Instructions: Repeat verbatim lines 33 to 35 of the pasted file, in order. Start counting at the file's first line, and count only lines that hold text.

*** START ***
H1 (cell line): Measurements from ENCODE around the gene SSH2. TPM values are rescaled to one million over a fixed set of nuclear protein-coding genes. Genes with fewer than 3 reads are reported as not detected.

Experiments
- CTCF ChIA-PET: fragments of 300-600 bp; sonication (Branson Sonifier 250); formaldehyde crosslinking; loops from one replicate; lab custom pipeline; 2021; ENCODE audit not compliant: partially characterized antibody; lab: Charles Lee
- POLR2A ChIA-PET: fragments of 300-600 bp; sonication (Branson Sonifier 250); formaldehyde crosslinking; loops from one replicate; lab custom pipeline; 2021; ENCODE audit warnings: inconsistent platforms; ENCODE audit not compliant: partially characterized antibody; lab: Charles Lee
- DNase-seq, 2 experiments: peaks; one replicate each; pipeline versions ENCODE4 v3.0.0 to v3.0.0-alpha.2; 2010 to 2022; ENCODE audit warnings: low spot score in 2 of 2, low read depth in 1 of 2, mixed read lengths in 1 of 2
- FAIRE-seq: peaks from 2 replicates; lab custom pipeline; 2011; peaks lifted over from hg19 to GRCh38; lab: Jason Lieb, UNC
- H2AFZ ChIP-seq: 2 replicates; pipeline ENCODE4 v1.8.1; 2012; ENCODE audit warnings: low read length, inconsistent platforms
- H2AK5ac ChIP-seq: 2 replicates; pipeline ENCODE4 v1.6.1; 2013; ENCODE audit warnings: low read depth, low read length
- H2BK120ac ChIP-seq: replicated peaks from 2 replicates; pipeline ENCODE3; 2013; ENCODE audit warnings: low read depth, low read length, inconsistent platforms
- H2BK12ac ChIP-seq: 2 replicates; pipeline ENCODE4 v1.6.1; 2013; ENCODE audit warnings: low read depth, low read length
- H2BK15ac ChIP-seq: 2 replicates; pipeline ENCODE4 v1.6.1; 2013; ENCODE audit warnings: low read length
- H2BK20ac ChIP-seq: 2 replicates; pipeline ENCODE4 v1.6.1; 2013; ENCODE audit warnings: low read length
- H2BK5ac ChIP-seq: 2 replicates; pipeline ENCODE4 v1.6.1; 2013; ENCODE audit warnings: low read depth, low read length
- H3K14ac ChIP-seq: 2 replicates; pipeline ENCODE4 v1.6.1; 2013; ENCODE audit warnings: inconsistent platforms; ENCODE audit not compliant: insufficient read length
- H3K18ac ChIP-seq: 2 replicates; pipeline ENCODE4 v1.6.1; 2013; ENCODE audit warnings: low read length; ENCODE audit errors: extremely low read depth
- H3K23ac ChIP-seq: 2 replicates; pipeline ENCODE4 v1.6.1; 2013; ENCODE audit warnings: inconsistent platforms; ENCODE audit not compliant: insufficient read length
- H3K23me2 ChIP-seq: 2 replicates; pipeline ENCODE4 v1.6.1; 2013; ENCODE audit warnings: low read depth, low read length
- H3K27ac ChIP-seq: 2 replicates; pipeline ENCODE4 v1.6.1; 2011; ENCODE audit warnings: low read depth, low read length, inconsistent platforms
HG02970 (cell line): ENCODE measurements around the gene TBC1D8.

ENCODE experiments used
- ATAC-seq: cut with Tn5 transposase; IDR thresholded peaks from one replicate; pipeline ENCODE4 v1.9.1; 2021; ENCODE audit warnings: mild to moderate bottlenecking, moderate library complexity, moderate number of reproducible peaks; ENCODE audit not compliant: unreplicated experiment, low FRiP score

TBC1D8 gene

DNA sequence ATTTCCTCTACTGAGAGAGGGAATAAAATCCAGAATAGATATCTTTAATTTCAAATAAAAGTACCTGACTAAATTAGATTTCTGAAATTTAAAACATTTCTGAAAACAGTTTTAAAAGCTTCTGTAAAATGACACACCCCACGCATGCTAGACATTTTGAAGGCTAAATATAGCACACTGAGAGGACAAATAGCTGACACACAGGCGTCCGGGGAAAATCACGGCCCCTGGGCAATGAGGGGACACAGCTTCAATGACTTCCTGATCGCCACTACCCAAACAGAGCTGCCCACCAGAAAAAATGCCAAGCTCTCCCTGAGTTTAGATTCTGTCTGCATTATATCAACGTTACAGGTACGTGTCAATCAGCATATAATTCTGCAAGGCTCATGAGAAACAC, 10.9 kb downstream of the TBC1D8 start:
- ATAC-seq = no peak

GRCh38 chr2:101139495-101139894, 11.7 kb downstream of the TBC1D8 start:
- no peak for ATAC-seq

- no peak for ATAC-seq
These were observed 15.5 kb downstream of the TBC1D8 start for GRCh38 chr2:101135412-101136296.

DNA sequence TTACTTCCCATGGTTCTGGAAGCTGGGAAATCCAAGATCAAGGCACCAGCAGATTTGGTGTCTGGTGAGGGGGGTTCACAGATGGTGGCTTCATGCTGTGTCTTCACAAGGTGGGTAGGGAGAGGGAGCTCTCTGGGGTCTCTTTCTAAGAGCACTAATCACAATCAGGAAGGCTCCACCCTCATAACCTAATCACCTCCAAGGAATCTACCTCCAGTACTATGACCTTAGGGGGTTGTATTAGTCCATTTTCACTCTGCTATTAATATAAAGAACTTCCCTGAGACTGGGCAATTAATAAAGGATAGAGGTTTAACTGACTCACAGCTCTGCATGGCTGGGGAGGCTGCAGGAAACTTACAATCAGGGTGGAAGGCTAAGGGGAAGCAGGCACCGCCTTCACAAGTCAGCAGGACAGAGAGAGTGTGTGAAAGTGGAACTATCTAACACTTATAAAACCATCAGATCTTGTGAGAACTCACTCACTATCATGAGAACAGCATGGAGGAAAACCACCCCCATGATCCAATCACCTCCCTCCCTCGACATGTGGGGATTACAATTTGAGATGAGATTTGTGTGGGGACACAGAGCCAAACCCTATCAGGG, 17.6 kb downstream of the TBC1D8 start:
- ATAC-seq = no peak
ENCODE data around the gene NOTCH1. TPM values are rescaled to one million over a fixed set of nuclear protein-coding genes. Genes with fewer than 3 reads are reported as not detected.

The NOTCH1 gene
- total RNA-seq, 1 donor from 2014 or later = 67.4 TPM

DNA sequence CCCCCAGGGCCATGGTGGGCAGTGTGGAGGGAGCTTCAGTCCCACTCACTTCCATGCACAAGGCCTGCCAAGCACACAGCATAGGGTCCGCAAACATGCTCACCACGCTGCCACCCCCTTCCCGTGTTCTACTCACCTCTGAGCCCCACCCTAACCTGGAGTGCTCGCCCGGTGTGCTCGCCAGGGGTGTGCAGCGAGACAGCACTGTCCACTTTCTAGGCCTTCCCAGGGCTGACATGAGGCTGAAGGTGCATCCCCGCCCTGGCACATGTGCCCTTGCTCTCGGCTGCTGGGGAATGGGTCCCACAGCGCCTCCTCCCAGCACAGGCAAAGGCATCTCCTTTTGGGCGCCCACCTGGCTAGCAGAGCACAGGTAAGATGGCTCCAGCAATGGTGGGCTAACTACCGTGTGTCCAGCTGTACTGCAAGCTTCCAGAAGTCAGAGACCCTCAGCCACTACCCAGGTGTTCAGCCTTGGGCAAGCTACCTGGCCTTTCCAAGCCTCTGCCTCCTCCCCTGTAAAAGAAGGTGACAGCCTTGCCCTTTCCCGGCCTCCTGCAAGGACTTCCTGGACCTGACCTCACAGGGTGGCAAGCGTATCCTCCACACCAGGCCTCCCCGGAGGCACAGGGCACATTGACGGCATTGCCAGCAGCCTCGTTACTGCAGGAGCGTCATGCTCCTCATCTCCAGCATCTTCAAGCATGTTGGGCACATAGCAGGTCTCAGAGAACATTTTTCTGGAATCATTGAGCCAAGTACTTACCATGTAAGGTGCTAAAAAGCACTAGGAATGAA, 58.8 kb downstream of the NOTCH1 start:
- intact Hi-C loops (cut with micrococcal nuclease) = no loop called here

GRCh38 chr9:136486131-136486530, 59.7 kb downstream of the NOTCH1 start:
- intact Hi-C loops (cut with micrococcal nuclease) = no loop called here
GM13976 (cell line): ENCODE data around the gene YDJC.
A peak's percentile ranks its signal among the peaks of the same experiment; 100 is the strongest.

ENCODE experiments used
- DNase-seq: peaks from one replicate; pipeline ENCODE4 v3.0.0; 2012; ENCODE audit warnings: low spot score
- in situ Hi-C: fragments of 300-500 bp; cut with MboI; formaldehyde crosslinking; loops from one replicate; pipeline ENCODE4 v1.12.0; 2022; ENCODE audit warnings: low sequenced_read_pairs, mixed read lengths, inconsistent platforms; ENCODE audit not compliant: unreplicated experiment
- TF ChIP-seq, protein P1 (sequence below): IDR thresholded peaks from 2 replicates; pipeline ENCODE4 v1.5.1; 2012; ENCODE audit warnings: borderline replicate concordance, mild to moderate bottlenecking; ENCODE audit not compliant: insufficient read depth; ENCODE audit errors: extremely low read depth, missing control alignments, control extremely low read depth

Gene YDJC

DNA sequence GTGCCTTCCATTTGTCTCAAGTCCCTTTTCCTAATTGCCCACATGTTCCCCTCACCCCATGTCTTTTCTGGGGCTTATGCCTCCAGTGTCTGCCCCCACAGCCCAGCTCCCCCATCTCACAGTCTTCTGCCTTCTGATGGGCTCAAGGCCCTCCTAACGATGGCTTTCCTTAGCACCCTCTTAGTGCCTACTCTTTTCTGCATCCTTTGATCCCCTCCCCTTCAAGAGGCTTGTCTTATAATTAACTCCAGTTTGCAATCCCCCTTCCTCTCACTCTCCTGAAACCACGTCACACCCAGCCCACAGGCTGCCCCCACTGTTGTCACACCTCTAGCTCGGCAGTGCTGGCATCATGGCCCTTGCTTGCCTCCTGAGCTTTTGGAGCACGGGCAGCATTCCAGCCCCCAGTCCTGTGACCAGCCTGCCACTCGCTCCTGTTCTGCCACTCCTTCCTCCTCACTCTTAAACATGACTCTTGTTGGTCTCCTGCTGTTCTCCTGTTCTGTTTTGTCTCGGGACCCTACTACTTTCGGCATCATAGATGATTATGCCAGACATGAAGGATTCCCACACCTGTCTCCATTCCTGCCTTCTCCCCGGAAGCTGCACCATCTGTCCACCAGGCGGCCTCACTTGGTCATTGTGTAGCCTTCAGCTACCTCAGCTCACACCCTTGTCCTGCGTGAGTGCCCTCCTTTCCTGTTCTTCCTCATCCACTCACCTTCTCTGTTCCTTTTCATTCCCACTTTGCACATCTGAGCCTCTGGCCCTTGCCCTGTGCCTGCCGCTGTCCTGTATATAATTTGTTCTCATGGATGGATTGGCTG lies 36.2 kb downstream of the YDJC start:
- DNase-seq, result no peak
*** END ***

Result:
- total RNA-seq, 1 donor from 2014 or later = 67.4 TPM

DNA sequence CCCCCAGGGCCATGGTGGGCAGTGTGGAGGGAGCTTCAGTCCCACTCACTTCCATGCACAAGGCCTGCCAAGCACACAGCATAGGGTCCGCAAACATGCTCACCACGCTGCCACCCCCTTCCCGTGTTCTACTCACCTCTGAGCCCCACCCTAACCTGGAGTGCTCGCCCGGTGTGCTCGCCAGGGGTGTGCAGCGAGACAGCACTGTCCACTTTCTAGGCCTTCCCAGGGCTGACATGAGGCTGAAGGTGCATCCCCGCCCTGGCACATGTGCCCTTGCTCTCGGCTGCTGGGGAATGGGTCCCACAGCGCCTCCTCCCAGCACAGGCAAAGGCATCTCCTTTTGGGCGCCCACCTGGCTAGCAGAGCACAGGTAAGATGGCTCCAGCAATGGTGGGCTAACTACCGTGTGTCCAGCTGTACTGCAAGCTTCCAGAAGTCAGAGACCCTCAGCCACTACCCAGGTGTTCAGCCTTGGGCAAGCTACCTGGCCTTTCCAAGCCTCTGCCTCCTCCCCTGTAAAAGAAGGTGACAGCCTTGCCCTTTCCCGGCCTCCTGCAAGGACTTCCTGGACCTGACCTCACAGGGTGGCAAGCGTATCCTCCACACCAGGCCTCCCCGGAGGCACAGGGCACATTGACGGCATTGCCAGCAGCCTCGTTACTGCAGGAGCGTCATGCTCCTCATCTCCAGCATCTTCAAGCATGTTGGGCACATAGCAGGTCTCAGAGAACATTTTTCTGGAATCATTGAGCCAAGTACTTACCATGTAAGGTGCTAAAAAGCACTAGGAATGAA, 58.8 kb downstream of the NOTCH1 start:
- intact Hi-C loops (cut with micrococcal nuclease) = no loop called here